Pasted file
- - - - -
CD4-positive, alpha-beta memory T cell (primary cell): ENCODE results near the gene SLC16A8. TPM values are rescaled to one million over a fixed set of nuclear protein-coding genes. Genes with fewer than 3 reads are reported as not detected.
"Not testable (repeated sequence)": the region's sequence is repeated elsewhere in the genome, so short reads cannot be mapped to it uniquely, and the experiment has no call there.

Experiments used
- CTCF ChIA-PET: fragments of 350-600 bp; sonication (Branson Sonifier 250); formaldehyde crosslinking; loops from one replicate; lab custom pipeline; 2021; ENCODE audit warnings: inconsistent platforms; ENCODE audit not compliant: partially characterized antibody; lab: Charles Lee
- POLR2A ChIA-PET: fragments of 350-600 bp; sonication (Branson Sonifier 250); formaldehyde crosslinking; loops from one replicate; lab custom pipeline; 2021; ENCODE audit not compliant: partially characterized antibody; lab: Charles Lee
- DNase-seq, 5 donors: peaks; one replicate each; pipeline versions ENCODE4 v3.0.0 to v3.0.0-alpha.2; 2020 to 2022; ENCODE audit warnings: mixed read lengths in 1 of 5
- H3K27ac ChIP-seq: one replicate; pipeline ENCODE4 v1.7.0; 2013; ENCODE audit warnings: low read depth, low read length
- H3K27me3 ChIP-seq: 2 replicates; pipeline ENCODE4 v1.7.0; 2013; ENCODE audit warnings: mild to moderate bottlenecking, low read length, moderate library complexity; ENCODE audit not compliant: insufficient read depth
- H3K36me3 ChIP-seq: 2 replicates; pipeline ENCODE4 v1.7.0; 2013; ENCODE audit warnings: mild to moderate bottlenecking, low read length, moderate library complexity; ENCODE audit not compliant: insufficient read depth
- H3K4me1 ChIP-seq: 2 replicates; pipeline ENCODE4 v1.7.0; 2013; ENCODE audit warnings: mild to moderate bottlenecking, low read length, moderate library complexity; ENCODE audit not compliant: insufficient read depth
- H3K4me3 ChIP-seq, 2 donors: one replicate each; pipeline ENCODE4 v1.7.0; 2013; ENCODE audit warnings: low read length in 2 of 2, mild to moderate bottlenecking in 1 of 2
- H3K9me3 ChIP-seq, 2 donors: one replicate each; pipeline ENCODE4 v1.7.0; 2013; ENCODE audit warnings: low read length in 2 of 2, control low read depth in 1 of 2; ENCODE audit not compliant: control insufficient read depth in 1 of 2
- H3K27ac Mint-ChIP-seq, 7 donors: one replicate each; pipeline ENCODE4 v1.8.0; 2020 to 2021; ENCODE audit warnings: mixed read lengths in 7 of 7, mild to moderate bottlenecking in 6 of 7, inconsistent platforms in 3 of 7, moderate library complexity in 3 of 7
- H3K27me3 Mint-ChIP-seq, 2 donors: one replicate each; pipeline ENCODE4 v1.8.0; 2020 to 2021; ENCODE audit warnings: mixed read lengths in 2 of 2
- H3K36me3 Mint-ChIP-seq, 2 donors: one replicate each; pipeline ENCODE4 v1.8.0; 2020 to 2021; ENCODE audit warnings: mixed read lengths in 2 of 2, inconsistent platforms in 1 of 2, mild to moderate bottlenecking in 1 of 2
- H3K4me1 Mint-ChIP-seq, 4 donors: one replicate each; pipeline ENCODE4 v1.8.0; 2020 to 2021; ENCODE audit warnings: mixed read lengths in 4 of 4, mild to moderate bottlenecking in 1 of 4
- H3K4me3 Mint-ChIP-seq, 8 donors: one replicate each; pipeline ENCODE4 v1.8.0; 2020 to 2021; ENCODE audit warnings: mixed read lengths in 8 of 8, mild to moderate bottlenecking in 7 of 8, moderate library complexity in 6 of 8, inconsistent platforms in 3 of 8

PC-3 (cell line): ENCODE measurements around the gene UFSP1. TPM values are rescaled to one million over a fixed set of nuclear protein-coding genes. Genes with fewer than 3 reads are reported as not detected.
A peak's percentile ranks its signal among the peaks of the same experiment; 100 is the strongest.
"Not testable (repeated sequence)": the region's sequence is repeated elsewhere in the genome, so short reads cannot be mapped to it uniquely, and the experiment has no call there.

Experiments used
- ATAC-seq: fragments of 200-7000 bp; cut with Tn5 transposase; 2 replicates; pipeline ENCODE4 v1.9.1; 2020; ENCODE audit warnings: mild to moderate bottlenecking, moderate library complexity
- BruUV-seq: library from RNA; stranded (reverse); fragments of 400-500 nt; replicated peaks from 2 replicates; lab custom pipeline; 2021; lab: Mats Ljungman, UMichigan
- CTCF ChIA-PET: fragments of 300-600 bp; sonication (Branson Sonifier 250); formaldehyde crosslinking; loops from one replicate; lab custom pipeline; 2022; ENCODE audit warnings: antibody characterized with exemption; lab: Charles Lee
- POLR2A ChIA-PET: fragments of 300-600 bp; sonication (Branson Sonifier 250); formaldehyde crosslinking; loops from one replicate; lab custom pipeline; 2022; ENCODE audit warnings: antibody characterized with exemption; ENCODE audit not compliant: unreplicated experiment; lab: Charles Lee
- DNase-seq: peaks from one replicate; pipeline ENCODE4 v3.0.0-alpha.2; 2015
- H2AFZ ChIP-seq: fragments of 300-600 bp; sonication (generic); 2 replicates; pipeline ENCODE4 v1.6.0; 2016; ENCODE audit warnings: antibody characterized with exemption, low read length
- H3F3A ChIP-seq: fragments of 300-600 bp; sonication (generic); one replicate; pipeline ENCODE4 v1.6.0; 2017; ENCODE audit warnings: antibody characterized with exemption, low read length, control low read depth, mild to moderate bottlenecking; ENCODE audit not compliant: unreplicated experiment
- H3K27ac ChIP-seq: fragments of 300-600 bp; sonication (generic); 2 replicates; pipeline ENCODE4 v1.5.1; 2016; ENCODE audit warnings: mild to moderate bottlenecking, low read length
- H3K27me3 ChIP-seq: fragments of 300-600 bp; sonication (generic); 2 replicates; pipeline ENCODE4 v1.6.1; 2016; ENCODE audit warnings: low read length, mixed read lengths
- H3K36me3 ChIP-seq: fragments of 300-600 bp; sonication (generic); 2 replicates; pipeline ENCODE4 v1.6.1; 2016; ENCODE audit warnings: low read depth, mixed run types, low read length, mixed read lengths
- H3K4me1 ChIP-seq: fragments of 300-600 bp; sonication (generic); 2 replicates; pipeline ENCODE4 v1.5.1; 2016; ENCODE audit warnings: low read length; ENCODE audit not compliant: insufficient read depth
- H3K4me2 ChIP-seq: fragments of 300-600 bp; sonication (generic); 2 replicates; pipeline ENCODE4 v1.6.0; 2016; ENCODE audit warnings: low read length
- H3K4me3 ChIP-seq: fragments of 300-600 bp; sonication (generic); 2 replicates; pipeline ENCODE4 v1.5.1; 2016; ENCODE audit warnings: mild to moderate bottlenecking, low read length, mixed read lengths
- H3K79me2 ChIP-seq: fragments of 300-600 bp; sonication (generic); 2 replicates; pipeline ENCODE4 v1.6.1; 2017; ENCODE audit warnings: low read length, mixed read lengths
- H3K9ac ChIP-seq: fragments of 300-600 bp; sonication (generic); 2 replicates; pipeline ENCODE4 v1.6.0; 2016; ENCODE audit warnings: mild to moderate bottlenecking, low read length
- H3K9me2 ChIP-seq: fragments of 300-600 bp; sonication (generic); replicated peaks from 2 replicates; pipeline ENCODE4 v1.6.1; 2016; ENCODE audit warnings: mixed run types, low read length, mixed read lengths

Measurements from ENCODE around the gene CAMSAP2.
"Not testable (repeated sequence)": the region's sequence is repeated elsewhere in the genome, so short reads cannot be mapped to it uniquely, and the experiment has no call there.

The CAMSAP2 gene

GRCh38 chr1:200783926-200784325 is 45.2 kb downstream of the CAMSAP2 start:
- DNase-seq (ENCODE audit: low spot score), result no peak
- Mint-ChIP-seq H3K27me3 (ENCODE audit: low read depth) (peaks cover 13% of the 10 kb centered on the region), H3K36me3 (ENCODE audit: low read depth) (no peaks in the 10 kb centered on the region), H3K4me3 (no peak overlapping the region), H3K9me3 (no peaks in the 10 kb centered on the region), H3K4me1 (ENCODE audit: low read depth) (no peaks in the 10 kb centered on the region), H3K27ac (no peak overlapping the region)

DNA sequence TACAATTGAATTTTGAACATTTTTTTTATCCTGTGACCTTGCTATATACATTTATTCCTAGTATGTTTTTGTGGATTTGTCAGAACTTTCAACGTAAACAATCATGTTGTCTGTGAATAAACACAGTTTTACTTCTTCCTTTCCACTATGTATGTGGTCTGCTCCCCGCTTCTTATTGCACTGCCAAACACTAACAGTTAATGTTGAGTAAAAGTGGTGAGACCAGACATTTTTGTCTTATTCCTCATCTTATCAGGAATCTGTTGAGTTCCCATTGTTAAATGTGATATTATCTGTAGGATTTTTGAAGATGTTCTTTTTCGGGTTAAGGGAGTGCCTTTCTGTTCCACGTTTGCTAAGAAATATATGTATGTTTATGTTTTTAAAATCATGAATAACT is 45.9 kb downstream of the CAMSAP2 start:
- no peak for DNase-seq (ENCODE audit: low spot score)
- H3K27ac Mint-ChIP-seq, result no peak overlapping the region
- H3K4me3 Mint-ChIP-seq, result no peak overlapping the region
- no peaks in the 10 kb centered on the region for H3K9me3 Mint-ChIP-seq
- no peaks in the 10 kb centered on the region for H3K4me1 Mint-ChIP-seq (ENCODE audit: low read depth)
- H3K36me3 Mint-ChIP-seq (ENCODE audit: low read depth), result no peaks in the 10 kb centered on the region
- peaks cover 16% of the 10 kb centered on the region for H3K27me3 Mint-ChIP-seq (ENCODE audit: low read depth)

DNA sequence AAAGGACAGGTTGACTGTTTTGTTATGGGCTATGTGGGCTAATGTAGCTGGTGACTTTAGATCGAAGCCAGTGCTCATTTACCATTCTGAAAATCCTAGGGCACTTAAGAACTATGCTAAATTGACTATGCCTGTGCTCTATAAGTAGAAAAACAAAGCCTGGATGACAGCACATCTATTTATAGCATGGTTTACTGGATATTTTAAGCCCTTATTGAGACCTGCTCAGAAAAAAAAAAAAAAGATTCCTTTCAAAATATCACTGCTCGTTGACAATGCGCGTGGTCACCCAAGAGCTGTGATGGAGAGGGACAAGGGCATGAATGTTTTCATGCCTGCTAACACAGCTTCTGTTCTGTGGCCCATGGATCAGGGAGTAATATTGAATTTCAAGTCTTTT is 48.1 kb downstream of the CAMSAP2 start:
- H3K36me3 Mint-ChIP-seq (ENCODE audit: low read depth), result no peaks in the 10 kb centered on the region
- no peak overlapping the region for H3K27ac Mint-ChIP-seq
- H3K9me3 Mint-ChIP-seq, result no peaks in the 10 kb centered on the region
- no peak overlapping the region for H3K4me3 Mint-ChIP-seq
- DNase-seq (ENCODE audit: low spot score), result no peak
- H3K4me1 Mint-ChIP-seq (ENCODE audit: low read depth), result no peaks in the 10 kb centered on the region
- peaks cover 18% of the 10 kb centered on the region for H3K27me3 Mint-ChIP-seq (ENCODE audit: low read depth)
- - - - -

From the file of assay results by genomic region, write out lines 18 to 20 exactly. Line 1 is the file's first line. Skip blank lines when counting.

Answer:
PC-3 (cell line): ENCODE measurements around the gene UFSP1. TPM values are rescaled to one million over a fixed set of nuclear protein-coding genes. Genes with fewer than 3 reads are reported as not detected.
A peak's percentile ranks its signal among the peaks of the same experiment; 100 is the strongest.
"Not testable (repeated sequence)": the region's sequence is repeated elsewhere in the genome, so short reads cannot be mapped to it uniquely, and the experiment has no call there.